Tim Seeley and Mike Norton’s “Revival” heads to the big city in issue #21, as Dana pursues a rogue Reviver who’s been murdering people in New York. Moving “Revival” beyond its Wausau setting is a bold choice, as the claustrophobia of quarantine and the confinement of small-town secrecy gave it so much of its mood. Without these elements, Issue #21 does lose some of the creepiness and foreboding, but it compensates with big gains for the series’ mythology. It’s not uncommon for a series to stagnate at this point in the run, but “Revival” continues to throw more curveballs.
So far, though, New York is not serving as a particularly fruitful setting. Dana goes through the requisite yokel moments, but they’re not particularly creative or even humorous incarnations of that tired trope. Seeley is usually great at little moments like this, but these are pretty bland. Luckily, the scenes back home in Wisconsin are still briskly paced and ominously narrated. I have faith that once Seeley moves past the scene-setting, the New York storyline will rise to match the others.
“Revival” has a habit of dramatically introducing new plot elements and then letting them lie dormant for a while, and that can certainly be frustrating in the short-term. However, when they finally bring them back, it makes for exciting “new” developments that still feel coherent with the overall story. The nearly-cremated John Doe is turning into a fine example of this technique, as is the glowing man in the woods. A slow build to the plot does not have to be an obvious one.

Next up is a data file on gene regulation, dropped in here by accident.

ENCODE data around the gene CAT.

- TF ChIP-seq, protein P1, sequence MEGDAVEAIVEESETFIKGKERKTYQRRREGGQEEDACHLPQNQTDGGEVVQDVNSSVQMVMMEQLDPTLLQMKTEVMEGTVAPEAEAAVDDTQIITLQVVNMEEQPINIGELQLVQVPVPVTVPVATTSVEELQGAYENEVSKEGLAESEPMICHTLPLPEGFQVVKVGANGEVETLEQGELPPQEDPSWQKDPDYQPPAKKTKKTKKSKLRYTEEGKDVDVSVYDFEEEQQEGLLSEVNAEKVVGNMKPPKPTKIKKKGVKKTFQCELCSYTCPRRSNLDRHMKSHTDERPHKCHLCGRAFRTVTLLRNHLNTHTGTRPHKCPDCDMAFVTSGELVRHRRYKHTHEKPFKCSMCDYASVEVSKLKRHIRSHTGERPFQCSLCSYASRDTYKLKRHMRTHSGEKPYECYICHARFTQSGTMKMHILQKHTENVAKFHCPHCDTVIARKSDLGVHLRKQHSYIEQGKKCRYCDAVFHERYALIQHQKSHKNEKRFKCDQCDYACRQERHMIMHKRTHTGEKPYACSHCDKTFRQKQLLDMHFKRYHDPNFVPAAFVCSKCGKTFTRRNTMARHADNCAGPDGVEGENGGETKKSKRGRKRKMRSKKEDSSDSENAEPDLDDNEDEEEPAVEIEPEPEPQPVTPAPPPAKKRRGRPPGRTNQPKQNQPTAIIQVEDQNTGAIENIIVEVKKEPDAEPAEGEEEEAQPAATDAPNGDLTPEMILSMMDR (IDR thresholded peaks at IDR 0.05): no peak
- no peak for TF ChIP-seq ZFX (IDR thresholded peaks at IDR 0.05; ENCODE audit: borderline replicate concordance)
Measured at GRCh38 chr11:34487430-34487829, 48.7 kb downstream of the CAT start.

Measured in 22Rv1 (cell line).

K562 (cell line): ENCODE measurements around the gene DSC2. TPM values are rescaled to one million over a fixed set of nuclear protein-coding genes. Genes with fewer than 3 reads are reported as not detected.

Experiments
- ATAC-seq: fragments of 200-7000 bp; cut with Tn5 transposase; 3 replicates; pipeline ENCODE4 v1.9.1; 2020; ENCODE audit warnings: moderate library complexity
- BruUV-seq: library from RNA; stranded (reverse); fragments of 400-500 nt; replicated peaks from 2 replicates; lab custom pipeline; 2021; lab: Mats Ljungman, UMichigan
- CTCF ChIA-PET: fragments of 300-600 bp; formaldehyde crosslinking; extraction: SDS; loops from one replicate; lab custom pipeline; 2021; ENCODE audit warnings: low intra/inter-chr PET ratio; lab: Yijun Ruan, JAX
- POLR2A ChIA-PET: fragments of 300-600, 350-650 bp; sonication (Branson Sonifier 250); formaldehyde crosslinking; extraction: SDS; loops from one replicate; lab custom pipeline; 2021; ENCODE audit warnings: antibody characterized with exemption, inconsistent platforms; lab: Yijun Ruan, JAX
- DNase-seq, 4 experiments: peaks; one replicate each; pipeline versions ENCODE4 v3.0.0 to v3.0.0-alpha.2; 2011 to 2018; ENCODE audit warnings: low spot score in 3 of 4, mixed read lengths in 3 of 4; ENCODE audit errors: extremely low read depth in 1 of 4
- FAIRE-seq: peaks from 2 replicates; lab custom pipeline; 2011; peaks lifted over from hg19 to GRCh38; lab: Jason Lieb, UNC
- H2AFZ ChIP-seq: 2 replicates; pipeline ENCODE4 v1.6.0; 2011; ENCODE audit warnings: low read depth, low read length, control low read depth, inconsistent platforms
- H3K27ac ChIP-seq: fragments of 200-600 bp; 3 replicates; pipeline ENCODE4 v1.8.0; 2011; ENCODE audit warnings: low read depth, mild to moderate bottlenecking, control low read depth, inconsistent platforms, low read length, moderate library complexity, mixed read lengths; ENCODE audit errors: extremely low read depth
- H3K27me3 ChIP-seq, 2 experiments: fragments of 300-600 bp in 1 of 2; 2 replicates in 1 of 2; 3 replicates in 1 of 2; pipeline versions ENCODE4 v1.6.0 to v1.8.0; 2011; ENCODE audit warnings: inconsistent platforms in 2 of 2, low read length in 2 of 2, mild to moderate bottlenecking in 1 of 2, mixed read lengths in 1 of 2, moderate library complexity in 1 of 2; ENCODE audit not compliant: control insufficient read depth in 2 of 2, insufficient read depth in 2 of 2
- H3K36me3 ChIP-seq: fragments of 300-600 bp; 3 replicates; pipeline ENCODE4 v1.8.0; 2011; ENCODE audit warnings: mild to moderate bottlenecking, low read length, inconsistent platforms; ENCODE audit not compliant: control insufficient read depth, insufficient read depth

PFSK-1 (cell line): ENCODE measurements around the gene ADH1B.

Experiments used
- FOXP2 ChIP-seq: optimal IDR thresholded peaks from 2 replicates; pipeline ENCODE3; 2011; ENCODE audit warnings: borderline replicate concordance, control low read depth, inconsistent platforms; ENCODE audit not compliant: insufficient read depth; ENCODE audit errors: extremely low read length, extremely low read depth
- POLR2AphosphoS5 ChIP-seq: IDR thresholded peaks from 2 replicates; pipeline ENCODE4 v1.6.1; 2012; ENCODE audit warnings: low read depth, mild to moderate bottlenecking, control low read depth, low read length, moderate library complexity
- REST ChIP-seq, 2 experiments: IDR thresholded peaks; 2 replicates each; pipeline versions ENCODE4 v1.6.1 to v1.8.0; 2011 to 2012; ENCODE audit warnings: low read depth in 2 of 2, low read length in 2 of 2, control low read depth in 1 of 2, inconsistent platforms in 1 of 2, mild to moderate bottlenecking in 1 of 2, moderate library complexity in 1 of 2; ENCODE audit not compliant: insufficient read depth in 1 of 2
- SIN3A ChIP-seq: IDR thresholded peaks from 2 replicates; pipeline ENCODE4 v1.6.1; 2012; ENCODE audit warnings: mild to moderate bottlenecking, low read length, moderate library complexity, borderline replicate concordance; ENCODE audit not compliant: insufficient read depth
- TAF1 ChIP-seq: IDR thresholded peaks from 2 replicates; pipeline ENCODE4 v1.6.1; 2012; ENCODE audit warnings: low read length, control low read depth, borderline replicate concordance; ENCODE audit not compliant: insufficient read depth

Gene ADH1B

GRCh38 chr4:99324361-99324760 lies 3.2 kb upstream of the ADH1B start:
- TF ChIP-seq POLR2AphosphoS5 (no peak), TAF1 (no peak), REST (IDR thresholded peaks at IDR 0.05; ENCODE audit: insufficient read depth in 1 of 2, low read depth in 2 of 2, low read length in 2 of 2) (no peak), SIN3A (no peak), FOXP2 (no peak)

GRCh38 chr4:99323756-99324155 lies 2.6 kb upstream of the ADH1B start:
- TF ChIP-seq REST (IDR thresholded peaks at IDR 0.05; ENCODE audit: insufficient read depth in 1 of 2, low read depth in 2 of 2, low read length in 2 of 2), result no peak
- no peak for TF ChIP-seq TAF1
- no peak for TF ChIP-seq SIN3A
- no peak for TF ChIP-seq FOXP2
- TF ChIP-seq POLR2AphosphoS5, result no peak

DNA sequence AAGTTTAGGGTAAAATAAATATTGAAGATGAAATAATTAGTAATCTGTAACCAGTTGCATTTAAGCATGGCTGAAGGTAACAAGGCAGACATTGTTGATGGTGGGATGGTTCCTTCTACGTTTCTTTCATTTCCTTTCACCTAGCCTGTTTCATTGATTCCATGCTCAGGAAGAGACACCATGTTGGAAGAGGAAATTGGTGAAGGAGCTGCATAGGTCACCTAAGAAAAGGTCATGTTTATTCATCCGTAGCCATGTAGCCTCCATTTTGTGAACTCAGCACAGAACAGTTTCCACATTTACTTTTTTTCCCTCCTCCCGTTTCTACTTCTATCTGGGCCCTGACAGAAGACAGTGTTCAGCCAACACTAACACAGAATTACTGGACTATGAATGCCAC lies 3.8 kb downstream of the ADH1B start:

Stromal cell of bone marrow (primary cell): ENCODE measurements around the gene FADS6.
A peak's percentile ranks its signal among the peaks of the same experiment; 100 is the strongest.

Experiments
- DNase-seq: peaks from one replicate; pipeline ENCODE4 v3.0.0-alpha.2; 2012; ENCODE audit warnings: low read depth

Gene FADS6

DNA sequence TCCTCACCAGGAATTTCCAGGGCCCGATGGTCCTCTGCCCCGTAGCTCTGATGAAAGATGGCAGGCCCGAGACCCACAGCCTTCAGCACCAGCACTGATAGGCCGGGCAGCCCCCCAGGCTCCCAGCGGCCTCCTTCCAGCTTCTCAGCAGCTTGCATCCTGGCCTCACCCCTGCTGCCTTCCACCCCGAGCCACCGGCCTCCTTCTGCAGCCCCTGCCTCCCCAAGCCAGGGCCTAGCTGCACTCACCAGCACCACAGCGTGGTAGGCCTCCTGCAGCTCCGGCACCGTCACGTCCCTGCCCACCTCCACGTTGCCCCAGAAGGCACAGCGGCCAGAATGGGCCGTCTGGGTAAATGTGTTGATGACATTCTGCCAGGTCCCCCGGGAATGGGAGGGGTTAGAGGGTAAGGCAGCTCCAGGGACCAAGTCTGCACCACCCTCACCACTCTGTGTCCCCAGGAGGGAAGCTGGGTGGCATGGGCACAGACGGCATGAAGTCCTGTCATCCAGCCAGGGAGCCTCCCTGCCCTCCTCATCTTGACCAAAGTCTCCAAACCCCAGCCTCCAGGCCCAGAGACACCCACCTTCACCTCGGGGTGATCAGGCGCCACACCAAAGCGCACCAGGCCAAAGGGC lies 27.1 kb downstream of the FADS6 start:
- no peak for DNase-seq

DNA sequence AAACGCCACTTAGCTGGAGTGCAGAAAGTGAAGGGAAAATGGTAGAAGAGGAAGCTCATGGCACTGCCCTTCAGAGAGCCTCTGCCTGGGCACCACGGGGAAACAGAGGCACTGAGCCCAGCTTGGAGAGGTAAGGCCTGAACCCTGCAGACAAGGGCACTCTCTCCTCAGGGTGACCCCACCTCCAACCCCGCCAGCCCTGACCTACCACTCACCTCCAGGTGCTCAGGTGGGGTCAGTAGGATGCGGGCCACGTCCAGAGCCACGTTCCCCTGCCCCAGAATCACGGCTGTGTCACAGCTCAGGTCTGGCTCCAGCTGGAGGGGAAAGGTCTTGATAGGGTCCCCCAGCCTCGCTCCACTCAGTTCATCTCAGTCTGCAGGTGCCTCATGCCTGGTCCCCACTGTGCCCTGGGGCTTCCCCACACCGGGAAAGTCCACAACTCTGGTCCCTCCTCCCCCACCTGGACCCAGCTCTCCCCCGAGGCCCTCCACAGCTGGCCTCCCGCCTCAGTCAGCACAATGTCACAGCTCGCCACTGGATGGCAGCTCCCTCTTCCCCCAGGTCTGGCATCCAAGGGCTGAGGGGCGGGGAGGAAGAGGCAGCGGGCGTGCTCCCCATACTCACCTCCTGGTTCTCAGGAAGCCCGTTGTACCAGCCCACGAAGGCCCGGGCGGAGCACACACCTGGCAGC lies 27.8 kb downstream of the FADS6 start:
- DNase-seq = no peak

Admittedly, “Revival” has gone for almost two years without any clear answers about what’s caused the rise of the revivers, and now it’s only injecting more questions. Perhaps my optimism about eventual answers is misplaced, but Seeley and Norton make everything feel incredibly deliberate.
Mike Norton does his usual fine work here, especially on one sequence involving Rhodey, Em and an old tale from Don. (The one flaw in this sequence being the way that Em is shown naked for sex while Rhodey mysteriously doesn’t need to be.), He continues to use unexpected objects, like dreamcatchers, business cards, or an octopus car, as tools for foreshadowing that surprise me with their effectiveness every time. His use of perspective isn’t flashily inventive, but it’s relentlessly interesting. Crank! also does a nice job of integrating the lettering with those perspectives so that the reader still gets the effect.
Still, it’s serialized fiction, so in some ways it’s all about the ending — and Seeley and Norton know how to end an issue. I do love the slow build of the series, and I appreciate that the audience grows to understand the mythology only as the protagonists do. Though ultimately not impressed by the New York adventure so far, I’m still a huge fan of “Revival” and very excited for issue #22. Issue #21 shows that the series still has a whole lot to say and a whole lot going on.